Chick Pritchard

Chick Pritchard, Director of Communications

Once upon another November, I was almost killed in a car crash. I will never call my experience an “accident”. Another driver decided to drive too fast for the conditions on a wet November day. As a result of that decision, his large truck slid from his oncoming lane into my car and almost killed me.

I learned a lot from that experience; here are some of my insights.

1. Do Not Give Up

You may face surgery, months of pain and physical therapy. Some days it will seem so much easier to just say, “I hurt too much!” Please do not give in to self-pity. You owe it to yourself and your loved ones to get back to your former self. I know…it can be hard and I wanted to give up, too.

2. Do Not Give In

Continue treating, even when you don’t feel like going to the doctor or it’s inconvenient. “MMI” means maximum medical improvement – that is your goal. Keep all of your medical appointments, even in pain or when you are discouraged. I know…I wanted to give in, too.

3. Do Not Isolate Yourself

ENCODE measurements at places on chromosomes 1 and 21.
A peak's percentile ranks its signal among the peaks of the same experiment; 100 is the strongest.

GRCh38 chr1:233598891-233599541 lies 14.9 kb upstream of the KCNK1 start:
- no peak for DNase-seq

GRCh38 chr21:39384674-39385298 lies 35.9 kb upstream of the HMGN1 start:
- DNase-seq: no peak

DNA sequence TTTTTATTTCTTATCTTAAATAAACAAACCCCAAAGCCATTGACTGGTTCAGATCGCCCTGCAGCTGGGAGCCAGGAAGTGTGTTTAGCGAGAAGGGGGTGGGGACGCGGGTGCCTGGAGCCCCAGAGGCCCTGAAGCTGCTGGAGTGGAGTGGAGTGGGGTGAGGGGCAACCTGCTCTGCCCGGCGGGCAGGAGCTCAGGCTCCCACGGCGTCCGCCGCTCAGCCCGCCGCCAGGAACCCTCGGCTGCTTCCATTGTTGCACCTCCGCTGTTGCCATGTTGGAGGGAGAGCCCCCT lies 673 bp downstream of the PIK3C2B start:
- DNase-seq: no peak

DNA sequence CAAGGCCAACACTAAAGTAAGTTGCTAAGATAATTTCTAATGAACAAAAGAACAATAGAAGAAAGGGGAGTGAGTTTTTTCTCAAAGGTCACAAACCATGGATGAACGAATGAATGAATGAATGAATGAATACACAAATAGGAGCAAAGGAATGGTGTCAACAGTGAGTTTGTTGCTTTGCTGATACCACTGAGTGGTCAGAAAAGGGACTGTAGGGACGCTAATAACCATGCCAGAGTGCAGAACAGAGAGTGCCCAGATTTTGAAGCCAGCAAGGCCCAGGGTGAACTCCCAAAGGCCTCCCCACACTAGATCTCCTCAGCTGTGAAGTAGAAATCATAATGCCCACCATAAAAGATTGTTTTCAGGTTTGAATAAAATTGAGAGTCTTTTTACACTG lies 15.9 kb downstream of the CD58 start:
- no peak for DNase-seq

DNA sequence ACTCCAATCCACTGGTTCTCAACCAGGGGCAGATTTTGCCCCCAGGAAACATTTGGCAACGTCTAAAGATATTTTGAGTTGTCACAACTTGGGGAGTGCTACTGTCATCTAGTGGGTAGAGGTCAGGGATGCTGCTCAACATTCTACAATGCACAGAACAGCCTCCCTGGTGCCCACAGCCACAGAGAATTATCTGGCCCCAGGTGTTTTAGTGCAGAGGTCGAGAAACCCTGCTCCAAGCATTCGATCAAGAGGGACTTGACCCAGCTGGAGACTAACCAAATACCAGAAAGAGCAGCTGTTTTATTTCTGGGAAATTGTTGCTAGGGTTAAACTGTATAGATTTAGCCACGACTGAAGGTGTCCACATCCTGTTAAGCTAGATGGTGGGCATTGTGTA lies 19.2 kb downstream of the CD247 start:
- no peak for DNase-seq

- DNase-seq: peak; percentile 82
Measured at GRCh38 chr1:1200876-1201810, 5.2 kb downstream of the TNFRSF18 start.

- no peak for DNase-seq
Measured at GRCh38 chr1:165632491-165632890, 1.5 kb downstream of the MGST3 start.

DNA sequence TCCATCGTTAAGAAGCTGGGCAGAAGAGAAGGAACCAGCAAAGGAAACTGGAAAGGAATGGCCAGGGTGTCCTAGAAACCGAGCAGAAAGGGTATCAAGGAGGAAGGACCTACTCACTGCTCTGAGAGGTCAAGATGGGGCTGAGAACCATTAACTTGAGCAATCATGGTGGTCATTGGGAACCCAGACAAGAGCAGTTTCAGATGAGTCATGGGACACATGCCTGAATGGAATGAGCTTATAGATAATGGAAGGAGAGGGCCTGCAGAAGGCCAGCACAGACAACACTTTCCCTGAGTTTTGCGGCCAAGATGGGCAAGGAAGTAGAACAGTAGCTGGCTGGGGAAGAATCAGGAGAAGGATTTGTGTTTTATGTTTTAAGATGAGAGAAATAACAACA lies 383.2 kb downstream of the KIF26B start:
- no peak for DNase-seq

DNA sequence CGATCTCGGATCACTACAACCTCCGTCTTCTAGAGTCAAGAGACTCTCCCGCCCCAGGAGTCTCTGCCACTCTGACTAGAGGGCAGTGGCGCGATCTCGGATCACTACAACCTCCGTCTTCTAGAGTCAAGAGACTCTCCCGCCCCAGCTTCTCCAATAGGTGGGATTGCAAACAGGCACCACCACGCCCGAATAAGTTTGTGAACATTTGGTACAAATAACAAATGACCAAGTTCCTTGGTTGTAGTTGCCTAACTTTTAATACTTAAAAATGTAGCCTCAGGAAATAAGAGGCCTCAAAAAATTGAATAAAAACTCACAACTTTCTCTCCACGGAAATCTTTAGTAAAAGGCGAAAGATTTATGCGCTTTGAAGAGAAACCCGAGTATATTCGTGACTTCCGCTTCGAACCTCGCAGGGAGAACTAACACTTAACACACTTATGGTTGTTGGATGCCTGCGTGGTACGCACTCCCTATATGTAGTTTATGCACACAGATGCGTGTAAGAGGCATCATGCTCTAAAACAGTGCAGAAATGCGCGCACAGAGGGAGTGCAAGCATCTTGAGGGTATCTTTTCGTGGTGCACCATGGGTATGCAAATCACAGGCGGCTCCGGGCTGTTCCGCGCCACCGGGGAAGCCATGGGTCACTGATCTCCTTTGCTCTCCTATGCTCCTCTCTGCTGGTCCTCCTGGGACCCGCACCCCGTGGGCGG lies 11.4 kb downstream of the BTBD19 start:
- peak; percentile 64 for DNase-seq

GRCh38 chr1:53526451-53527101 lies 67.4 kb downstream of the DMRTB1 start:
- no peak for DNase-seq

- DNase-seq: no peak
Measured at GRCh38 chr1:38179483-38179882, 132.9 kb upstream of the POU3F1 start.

We all need each other. When we have been injured, we really need to reach out to family, friends and sometimes even strangers. You cannot go through the experience of personal injury alone. I know…I wanted to isolate myself, too.

4. Do Not Be a Stranger

Communicate with the professionals you are working with. The doctors will keep you informed of your medical progress and attorneys will keep you updated regarding your case. You also have to keep them informed of how you are doing and feeling. Keep a diary, so you can be accurate and able to share. I know…I wanted to stop the regular calls to professionals, too.

5. Do Not Look Back

There is nothing you can do about what happened to you; you cannot change the past. Concentrate on the present tense; each moment is precious. Make the most of it; your injury is a chapter in your life, not the whole book. Have hope about tomorrow and decide to smile, no matter what. I know…I shed a lot of tears, too.

 – Chick Pritchard, Director of Communications